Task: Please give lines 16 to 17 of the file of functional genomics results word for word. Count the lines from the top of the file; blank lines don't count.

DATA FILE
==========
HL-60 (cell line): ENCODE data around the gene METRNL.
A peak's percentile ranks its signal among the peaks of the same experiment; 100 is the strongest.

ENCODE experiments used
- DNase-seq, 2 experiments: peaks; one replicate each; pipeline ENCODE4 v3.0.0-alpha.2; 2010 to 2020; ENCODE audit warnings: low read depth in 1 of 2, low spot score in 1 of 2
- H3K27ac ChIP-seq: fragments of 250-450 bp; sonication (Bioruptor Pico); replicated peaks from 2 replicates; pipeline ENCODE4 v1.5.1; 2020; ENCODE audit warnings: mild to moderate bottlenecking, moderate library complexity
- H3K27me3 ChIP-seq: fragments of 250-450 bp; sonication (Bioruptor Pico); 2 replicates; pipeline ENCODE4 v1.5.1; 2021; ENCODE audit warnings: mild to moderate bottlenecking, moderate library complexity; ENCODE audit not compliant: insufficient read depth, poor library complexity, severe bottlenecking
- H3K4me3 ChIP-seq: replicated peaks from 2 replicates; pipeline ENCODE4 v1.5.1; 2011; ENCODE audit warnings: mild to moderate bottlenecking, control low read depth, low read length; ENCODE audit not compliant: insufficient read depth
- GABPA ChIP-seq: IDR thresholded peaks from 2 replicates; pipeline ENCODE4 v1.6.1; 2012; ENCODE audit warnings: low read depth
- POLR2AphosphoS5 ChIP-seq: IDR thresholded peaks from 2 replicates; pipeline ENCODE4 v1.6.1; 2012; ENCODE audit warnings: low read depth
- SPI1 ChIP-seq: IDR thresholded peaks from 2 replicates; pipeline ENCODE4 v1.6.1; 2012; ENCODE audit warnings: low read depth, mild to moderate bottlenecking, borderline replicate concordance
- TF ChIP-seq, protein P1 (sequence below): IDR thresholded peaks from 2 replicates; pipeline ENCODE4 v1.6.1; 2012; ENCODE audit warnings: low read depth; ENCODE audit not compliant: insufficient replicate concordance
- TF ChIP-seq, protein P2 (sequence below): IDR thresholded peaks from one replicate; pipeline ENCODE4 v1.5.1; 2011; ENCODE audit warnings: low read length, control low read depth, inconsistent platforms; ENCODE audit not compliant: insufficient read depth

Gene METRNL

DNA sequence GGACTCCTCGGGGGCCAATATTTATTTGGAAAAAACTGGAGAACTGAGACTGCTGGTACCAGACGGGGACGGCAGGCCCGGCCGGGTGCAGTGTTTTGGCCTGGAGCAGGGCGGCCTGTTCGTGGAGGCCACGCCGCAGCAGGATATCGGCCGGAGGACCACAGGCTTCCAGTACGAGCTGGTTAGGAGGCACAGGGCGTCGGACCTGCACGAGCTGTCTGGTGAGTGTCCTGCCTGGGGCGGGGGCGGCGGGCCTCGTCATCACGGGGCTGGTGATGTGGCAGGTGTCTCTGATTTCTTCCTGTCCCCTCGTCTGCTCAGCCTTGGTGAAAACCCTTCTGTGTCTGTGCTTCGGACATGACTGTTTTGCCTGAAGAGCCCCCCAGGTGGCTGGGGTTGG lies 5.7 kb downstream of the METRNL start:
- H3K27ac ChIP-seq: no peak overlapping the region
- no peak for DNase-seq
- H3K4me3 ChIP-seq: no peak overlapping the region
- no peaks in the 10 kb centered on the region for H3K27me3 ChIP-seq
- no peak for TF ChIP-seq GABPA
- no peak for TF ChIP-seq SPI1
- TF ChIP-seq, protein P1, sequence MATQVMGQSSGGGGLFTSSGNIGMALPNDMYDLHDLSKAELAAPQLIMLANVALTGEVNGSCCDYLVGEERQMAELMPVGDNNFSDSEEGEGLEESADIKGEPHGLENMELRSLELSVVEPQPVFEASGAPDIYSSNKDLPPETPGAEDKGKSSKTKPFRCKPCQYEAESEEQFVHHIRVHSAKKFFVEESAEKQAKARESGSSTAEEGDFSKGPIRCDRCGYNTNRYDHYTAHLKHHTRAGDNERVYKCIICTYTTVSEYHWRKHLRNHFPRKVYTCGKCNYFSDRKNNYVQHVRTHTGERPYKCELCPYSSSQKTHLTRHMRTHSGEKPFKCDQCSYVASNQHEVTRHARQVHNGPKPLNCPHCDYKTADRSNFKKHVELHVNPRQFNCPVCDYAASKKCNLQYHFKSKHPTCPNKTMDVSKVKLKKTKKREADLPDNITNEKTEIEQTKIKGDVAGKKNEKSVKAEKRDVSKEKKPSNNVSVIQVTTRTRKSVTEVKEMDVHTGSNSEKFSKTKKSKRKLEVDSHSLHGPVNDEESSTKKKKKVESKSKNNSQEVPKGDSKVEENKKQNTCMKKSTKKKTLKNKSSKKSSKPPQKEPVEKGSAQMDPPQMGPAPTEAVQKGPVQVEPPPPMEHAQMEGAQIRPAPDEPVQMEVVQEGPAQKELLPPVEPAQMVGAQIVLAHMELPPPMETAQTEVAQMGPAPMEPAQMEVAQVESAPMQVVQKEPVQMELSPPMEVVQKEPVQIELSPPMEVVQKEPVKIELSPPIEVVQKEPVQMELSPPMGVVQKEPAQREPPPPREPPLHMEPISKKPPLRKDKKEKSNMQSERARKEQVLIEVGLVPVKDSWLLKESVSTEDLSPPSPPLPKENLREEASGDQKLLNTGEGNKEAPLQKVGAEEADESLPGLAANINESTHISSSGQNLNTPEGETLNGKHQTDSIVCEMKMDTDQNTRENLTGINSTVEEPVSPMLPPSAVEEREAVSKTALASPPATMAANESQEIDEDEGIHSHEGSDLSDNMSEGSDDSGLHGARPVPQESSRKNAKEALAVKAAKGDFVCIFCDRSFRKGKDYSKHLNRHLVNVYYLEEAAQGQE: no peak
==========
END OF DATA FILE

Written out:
- no peak for DNase-seq
- H3K4me3 ChIP-seq: no peak overlapping the region